Guide to Week 5: Tuesday ("Mussolini in the Rain")
In the web page hyperlinked to today's reading in Wimsatt and Beardsley's article, I have abstracted key terms and theoretical principles that motivate this critical theory and its interpretive methods. After you have read the article, review the terms and principles, and make sure you understand them. The first portion of our discussion will be a review of the article, and then we will look at some broader issues like those below.
New Criticism was developed at the same time that America and the world were going through some titanic military, scientific, and political events. It might be said that NC surfed on the wave of the Cold War as a socio-political event that construed American higher education, including literary interpretation, as a form of cultural competition with "global Communism." What would a Marxist critic say about New Criticism as a "cultural production"? Historical situations and material circumstances would have a lot to do with their view of literary interpretation. Click here for some dates and events relevant to the emergence of New Criticism in American colleges and universities.
New Criticism was assembled over several decades by a series of articles and books which challenged the prevailing interpretive theories and their methods. In "The Intentional Fallacy" (1946), New Critics William Wimsatt and Monroe Beardsley specifically targeted "biographical criticism," the search for evidence in the author's life that "caused" the work of literature or one of its attributes. They took this attack further by denying the then common assumption that authors are fully and directly responsible for works of literature and that we should read works of literature to discover what their authors may have intended to create, including evidence from that biographical material, rather than reading the work, itself. This bold stroke, designed to exclude logically irrelevant (i.e., fallacious) evidence from discussions of literary meaning, has been interpreted by some as the attempt to exclude the author from the work. That notion makes many authors nervous. At the risk of asking the obvious, why? And what goals were the New Critics pursuing that were so important that they were willing to risk the charge that they wanted to eject authors from considerations of their works?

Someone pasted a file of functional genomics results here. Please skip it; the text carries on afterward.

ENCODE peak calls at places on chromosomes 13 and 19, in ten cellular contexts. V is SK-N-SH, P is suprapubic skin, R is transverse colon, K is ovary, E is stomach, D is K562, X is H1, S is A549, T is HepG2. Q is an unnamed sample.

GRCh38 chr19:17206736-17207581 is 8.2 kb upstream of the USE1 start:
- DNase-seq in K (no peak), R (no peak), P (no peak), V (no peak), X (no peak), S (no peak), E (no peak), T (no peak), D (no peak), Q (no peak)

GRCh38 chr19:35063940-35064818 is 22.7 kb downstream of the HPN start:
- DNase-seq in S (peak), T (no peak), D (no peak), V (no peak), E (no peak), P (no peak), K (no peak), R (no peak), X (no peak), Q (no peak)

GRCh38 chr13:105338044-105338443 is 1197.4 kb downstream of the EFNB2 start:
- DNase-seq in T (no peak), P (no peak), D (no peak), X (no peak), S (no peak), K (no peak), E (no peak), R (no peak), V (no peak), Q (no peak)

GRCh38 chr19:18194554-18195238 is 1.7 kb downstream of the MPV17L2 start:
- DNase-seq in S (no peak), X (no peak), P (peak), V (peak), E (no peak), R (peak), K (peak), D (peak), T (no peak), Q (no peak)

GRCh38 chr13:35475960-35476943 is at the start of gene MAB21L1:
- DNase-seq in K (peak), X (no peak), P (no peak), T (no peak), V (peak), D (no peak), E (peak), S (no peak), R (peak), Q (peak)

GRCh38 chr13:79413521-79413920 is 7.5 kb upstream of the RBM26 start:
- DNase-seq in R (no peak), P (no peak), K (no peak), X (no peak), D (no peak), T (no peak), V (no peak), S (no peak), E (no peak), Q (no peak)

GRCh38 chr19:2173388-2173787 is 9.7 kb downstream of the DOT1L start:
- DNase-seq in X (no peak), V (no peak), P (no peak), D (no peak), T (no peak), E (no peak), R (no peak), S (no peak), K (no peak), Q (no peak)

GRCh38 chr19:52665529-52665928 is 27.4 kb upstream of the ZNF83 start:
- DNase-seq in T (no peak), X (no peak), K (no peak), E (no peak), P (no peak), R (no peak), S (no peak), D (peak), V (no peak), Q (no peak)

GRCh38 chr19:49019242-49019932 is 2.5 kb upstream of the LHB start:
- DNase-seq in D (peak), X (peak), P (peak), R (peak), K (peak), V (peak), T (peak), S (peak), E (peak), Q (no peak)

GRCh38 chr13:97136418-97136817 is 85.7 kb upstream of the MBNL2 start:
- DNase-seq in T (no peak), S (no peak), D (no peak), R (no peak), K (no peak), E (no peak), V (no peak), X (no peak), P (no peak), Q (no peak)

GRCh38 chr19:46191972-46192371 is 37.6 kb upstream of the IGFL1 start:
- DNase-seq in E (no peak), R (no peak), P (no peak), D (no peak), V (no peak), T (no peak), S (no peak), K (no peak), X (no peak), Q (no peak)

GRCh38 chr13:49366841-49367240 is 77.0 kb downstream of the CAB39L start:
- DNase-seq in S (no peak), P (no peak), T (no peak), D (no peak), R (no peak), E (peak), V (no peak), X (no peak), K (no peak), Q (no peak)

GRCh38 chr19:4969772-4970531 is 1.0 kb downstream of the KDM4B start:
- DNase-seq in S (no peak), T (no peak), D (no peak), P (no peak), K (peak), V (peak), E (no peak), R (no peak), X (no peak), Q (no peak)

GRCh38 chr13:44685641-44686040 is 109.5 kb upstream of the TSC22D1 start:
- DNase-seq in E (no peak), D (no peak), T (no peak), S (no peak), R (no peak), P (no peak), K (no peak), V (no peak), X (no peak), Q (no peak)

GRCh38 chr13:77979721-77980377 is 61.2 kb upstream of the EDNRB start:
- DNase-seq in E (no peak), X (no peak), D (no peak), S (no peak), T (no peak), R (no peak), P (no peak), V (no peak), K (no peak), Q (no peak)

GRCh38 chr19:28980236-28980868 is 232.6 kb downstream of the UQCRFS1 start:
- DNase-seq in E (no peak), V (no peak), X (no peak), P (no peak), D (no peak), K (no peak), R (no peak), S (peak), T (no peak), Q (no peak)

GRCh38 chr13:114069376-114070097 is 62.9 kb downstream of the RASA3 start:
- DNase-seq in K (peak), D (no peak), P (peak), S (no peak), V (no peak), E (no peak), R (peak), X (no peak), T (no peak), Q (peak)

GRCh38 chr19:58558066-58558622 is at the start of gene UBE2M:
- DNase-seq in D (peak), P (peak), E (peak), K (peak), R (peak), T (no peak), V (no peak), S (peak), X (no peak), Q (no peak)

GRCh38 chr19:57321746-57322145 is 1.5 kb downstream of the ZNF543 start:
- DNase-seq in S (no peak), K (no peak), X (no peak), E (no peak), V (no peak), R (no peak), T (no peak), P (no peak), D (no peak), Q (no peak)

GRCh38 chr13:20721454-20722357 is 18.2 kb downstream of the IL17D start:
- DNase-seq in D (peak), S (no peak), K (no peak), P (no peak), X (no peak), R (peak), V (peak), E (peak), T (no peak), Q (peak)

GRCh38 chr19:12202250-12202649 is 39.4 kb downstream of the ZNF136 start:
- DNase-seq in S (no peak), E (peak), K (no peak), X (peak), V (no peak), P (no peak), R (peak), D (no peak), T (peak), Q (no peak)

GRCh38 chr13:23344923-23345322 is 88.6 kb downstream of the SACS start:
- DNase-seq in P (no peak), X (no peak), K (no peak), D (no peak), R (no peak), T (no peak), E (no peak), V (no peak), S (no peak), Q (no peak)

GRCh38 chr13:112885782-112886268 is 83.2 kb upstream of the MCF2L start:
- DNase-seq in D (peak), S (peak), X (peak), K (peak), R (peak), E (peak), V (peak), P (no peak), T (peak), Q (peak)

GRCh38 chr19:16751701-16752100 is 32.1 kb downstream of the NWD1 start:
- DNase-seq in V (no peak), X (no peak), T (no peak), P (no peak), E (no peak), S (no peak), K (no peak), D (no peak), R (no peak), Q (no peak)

Plato told us not to listen to poets because they probably were mad with the Muse's inspiration from the gods, they were not experts in the crafts they purported to describe, and their poetic forms produced dangerous emotional effects. What did New Critics think was so dangerous about paying attention to the author's biography or to asking what the author may have intended to create? What rules did they prescribe to replace the reliance on biographical evidence of author's intentions or reliance on sources? What types of evidence did they urge us to allow in arguments about what works of literature mean, and why are those types better than the other sort for detecting poems' meaning and quality? Once you understand Wimsatt and Beardsley's reasoning, you will have more sympathy with the cause for which New Critics fought their predecessors. For some interpretive problems involving the "intentional fallacy," click here.